The Nissan RB series of six-cylinder engines went on to have an unlikely but profound impact on Australian motoring in both tin-top racing and on the road. However, it seemed that while the twin-turbo RB26-powered R32 Nissan Skyline GT-R’s success on Australian circuits was difficult for traditionalists to swallow, the RB30 turbopowered VL Commodore was embraced, and it went on to become an Aussie performance icon.
The turbo engine differed little from the atmo RB30. That’s not say it wasn’t beefed-up for boosted duty. Rather, the uprated turbo internals were fitted to both versions of the engine. For the turbo, the compression ratio was lowered from 9.0:1 to 7.8:1 using different pistons, while a new camshaft brought greater valve lift but reduced overlap, and a high-volume oil pump was fitted. A short-runner intake manifold and a specific exhaust system that began with a 64mm stainless steel turbine dump pipe feeding the mandatory-for-’86 catalytic converter completed the breathing enhancements.
The overhead valve Holden 5.0-litre V8 had been entirely overshadowed by this new, quasi muscle car that certainly didn’t look like one.
The carburetted 304ci V8, modified to run on unleaded, was no longer even marketed as a performance engine. The turbo six slipped as effortlessly into that role as it did along highways, while the V8 was sold as the towing option.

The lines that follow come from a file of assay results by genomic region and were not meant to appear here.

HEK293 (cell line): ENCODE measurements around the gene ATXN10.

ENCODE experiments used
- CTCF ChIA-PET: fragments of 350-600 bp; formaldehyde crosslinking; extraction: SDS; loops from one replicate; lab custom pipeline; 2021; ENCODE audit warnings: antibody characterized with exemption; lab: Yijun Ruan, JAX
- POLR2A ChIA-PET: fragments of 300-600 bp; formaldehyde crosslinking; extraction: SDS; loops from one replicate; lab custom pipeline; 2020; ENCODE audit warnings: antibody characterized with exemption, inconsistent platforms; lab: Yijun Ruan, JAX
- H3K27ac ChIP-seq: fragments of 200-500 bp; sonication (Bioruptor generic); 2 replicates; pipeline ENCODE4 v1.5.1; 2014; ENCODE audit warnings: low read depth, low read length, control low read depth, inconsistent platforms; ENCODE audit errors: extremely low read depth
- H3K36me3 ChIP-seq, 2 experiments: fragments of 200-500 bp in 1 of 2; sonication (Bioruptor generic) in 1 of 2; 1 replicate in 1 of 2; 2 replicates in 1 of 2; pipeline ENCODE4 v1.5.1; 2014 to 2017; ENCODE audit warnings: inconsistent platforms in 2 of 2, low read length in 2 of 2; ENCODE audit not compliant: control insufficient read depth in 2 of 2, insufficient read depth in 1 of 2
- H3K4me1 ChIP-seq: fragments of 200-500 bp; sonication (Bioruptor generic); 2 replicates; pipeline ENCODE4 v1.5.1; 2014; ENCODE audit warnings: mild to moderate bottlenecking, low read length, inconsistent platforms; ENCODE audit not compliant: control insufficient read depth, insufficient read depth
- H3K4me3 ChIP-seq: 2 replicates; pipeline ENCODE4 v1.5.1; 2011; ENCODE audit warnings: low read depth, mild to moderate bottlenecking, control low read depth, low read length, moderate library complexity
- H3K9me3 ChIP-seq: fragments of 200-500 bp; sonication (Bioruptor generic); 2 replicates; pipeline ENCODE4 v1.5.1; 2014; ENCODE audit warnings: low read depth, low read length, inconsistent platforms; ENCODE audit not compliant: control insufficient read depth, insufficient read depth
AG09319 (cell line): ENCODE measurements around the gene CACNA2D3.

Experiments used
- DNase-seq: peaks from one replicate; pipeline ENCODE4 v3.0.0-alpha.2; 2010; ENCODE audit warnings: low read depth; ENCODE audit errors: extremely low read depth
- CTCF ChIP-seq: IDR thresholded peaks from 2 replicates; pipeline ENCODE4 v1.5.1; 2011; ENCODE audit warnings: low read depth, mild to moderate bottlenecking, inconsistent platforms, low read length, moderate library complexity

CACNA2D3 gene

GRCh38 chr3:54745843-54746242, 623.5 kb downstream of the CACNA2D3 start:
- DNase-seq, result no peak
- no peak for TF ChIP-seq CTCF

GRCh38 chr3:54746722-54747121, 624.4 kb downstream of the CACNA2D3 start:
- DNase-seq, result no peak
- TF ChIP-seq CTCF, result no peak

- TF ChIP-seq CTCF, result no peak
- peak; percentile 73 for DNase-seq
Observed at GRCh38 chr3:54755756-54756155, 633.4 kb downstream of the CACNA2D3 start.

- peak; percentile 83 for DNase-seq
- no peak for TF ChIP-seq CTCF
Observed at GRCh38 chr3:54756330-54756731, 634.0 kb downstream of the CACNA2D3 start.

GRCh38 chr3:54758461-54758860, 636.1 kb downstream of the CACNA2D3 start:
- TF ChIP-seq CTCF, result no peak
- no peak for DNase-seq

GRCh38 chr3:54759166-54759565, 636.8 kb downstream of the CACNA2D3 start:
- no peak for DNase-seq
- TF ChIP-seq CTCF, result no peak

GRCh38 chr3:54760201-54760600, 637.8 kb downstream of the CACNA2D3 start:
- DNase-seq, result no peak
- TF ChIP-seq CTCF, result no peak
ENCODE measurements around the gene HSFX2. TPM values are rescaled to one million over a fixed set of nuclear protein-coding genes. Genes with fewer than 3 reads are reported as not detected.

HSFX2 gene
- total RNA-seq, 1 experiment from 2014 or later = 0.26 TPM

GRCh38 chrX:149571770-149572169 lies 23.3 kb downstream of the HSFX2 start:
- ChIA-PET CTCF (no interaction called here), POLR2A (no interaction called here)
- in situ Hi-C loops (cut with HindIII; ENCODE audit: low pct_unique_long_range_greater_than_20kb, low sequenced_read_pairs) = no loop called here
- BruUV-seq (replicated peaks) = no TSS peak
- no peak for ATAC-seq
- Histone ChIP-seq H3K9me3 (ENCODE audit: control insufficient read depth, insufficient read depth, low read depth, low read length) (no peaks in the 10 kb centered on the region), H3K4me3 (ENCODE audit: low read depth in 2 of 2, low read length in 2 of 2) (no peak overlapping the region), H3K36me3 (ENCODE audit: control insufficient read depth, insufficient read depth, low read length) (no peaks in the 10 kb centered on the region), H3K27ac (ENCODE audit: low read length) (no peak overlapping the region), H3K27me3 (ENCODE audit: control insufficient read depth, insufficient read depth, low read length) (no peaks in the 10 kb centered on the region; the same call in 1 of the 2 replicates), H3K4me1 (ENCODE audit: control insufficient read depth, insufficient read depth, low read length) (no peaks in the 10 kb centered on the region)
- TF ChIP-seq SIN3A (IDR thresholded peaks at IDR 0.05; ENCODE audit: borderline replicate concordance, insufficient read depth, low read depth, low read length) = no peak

“Only Holden V8 torques your language” led contemporary VL V8 magazine ads. “Torque is up, in spite of the demands of ULP, and so is power. It’s the best engine around for towing trailers, boats, horse floats and caravans. The big 5.0 now drives more smoothly. There’s still nothing quite like an Aussie Holden V8, with its legendary longevity and the laid-back, top-gear style of driving it allows. And only Holden can give you one.”
The subtext was clear – Holden had struggled, faced with the advent of unleaded petrol and the continuing use of the Rochester Quadrajet four-barrel, to give the V8 significantly more performance than that of the outgoing VK, and it certainly didn’t measure up against its boosted sibling. Meanwhile, the Turbo, which produced its peak torque at 3200rpm – the same as the V8 – was actually an equally good choice for towing. At 323Nm, the 5.0-litre V8 had more twist than the 296Nm RB30 Turbo, but as aftermarket tuners quickly discovered, it was easy to eclipse the bent-eight’s figure by upping the turbo boost.
Not that it was short on performance to begin with. The VL Turbo’s low-15-second quarter mile performance wasn’t quite up with a XY GT-HO Phase III, but it shaded everything GM-H had turned out to date, from a Monaro 350 GTS to a Torana A9X. Even the VL SS Group A, at 137kW, was less powerful. It took a Walkinshaw to top the humble VL Turbo, and even then there wasn’t a great deal in it.
As to market place rivals, well, there really weren’t any during much of the VL Turbo’s lifespan. After all, has there been a Falcon model with less sporting and performance credentials than the XF (1984 to 1988)?
In its September 1986 issue Modern Motor reported winding a VL Turbo prototype’s speedo needle past its 200km/h maximum and hard into the trip meter reset button on the banked oval at Holden’s Lang Lang proving ground in Victoria. Fifth gear at 5600rpm equated to 250km/h, though realistically the tall-geared standard VL Turbo was out of steam beyond 220km/h.